Nov 20, 2011

Stock up for Thanksgiving

by Erin

Ahhh, Thanksgiving.  I love the colors and smells and time with family.  At our meal with extended family this year, I am responsible for the turkey, giblet gravy, and cornbread stuffing.  Homemade stock will play a major role in my recipes.

Making my own stock was one of my first Real Food cooking experiments.  I can honestly say that I've never ruined a batch of stock.  It's pretty near impossible to do.  I've dumped large amounts of it all over my kitchen while trying to pour it into freezer bags (that stuff is slippery!), but at least I knew it had lots of healthy gelatin!

Sure, you can go grab a can or a box of broth from the fancy display at the grocery store.  You can even get bouillon and “make your own.”  But let me encourage you to forsake convenience for nutritional value and yummy-ness.

There are scary things lurking in those packaged items.  One of the scariest ingredients is the excitotoxin known as monosodium glutamate or MSG.  You must be careful even on packaged items which state they have “No MSG.”   The U.S. Food and Drug Administration requires manufacturers to list MSG only if it's added in its pure form. But several food additives that contain MSG may be included without special labeling.  Here is a list of the ingredients you should watch out for, one of which is autolyzed yeast extract.

Now I have a suggestion.  Rather than trying to remember all those crazy ingredient names (or taking a  list with you), why not make your own stock?!  Then you'll know exactly what is in it.  And it will be full of important minerals such as calcium, magnesium, phosphorus, silicon, and sulphur.  You can use it in your mashed potatoes, stuffing, gravy, vegetable dishes, rice dishes, etc.

Another reason to avoid store bought broth is because of the crazy amounts of salt.  Even the “low sodium” varieties of broth have upwards of 500mg of sodium.  Now, don't get me wrong--I'm a big fan of salt.  But only healthy salt like Real Salt and Celtic salt.  Table salt and the salt used in processed foods has no trace minerals and has moisture absorbing chemicals added.

Tips for stock:
1. Make a batch of chicken stock this week and put it in the freezer to use for your Thanksgiving meal prep.
2. Freeze some broth in ice cube trays in case you need smaller amounts.  Each cube is equal to 1 ounce (or 2 Tablespoons).  It is great to put a few cubes in a mug, add boiling water and Real Salt/Celtic salt, and enjoy a warm mug of broth when you have the sniffles.
3. Once you've cooked your whole chicken and gotten all the meat off the bones, keep the juices and bones in your crockpot.  You can put the crock in the refrigerator if you're not ready to start a batch of stock right then.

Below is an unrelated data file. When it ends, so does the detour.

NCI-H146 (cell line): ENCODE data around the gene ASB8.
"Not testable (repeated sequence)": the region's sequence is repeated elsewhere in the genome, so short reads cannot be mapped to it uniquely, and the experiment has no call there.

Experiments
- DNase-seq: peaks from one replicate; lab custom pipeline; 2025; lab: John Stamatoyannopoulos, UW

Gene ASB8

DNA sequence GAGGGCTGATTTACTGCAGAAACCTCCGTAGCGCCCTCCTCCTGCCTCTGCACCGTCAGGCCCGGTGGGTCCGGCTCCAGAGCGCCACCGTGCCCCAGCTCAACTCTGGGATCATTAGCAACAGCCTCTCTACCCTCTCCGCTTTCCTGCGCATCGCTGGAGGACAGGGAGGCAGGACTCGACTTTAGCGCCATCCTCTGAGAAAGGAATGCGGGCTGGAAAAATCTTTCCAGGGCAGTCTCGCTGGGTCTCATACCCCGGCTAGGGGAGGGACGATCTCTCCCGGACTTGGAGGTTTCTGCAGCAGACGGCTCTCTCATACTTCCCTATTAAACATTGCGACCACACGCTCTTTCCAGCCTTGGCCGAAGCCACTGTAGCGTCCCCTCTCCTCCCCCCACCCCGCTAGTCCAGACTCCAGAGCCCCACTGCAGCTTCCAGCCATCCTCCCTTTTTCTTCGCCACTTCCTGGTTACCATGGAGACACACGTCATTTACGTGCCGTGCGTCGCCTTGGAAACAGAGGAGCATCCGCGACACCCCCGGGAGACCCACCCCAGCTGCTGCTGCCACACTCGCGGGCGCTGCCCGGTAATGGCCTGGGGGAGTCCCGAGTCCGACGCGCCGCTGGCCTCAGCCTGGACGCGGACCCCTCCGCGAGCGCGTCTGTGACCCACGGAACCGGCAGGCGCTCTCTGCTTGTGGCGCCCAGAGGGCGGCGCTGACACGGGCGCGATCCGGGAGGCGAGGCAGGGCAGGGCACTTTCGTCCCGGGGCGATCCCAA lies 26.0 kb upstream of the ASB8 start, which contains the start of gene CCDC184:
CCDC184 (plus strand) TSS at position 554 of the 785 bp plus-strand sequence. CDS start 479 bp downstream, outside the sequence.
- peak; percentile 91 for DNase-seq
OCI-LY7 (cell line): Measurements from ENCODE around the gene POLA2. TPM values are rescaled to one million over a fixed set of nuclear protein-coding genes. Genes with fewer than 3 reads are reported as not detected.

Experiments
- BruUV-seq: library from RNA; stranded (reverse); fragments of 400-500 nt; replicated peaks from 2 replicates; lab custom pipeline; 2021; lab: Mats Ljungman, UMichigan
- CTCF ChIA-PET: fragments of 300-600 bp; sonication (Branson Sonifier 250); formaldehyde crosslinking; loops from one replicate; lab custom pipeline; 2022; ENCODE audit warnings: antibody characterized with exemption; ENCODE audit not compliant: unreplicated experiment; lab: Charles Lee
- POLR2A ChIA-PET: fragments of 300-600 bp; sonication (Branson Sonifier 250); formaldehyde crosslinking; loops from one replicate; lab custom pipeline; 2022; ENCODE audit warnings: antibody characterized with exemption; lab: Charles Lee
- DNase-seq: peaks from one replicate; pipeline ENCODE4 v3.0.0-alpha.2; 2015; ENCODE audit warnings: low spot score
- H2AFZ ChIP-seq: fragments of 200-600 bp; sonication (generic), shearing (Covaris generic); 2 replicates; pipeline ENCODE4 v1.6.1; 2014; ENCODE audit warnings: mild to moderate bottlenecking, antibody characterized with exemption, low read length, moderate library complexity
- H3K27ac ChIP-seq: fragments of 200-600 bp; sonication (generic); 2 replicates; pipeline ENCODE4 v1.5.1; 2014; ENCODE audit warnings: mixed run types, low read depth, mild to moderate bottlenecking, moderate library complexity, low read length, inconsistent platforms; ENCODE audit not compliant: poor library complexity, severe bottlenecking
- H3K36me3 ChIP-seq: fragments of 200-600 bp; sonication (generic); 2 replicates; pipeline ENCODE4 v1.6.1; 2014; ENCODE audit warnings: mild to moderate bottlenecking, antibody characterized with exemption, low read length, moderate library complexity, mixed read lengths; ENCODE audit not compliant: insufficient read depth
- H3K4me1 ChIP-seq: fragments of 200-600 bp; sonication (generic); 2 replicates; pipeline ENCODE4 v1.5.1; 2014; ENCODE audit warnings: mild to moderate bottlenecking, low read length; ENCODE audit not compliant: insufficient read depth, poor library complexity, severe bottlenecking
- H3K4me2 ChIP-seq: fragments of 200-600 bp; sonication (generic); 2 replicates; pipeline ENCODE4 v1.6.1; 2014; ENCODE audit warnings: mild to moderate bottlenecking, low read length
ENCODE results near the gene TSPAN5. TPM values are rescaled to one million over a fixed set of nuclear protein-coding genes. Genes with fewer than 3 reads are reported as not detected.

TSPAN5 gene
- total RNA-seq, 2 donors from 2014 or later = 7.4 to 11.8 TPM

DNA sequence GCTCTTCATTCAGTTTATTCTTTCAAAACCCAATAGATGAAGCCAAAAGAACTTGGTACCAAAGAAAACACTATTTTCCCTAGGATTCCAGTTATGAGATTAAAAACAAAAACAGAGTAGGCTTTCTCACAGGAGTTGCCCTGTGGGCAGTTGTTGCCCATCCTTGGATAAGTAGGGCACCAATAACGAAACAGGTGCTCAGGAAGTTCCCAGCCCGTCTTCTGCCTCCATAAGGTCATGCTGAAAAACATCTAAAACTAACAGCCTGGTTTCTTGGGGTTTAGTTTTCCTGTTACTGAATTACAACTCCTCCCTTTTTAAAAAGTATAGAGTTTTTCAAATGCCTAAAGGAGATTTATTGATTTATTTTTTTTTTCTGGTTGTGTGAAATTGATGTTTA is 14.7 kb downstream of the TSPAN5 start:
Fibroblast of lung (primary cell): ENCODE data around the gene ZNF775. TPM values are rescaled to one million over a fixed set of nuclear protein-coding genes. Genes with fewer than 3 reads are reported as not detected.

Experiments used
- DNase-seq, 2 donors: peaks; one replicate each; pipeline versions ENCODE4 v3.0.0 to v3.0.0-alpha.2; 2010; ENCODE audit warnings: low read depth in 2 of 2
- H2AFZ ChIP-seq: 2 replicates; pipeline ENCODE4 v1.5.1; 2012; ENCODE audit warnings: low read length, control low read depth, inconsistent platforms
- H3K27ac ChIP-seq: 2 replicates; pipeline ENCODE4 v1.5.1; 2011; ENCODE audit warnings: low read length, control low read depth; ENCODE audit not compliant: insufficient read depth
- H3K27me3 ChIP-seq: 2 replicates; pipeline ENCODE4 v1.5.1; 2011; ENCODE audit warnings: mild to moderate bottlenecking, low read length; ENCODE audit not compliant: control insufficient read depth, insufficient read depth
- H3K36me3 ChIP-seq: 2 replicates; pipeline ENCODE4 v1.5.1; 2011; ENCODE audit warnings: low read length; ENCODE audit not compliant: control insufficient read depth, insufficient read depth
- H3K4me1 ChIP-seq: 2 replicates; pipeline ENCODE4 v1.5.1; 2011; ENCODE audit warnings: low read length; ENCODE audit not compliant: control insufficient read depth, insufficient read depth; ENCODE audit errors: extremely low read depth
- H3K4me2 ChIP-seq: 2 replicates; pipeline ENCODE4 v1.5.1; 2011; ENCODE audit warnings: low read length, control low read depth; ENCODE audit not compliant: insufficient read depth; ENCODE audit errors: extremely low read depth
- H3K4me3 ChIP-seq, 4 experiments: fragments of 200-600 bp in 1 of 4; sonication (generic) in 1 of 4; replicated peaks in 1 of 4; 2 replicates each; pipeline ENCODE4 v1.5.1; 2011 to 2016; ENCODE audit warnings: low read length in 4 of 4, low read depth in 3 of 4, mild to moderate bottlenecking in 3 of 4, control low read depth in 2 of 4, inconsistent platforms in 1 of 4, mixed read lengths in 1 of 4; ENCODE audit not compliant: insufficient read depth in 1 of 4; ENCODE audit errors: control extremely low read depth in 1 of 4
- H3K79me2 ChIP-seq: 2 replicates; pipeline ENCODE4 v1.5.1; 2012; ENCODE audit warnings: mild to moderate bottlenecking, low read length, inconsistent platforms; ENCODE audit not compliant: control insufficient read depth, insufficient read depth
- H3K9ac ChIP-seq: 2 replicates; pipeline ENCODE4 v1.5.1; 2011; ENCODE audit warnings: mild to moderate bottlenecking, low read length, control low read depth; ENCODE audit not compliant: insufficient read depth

4. Instead of throwing away your veggie scraps (like onion, carrot, and celery), throw them into the crock.  They'll add wonderful flavor to your stock.

Other Thanksgiving suggestions:  (these can be done before the actual day, saving you time and stress)

1. Having pumpkin pie?  Try making your own pumpkin puree from an actual pie pumpkin.  Here's a recipe using a slow cooker and here's one for the oven.
2. Make your own whipped topping for your pie (we will be using whipped coconut cream).
3. Buy a pastured turkey from a local farmer.  Why care?  Read below.

<<<WARNING: The following excerpt is rated PG-13 for mature content>>>

From Animal, Vegetable, Miracle by Barbara Kingsolver:

“Of the 400 million turkeys Americans consume each year, more than 99 percent of them are a single breed: the Broad-Breasted White, a quick-fattening monster bred specifically for the industrial-scale setting.  Those are the big lugs so famously dumb, they can drown by looking up at the rain. (Friends of mine swear they have seen this happen.) If a Broad-Breasted White should escape slaughter, it likely wouldn't live to be a year old: they get so heavy, their legs collapse.  In mature form they're incapable of flying, foraging, or mating.  That's right, reproduction.  Genes that make turkeys behave like animals are useless to a creature packed wing-to-wing with thousands of others, and might cause it to get uppity or suicidal, so those genes have been bred out of the pool.  Docile lethargy works better, and helps them pack on the pounds.  To some extent, this trend holds for all animals bred for confinement.  For turkeys, the scheme that gave them an extremely breast-heavy body and ultra-rapid growth has also left them with a combination of deformity and idiocy that renders them unable to have turkey s*x.  Poor turkeys.

So how do we get more of them?  Well you might ask.  The sperm must be artificially extracted from live male turkeys by a person, a professional turkey sperm-wrangler if you will, and artificially introduced to the hens, and that is all I'm going to say about that.  If you think they send the toms off to a men's room with little paper cups and Playhen Magazine that's not how it goes.  I will add only this: if you are the sort of parent who threatens your teenagers with a future of unsavory jobs when they ditch school, here's one more career you might want to add to the list.”

More info:
Chicken BROTH is made from chicken meat and chicken parts, with a high flesh to bone ratio.
Chicken STOCK is made from chicken parts that have a very low flesh to bone ratio.  Backs, neck, breast bones, and feet produce the best stock.  Stock is more gelatinous when finished.  It is also known as “bone broth.”
Check out Sally Fallon's article entitled “Broth is Beautiful.”
Here's the secret to gelatinous chicken broth.

This post is a part of Monday Mania.

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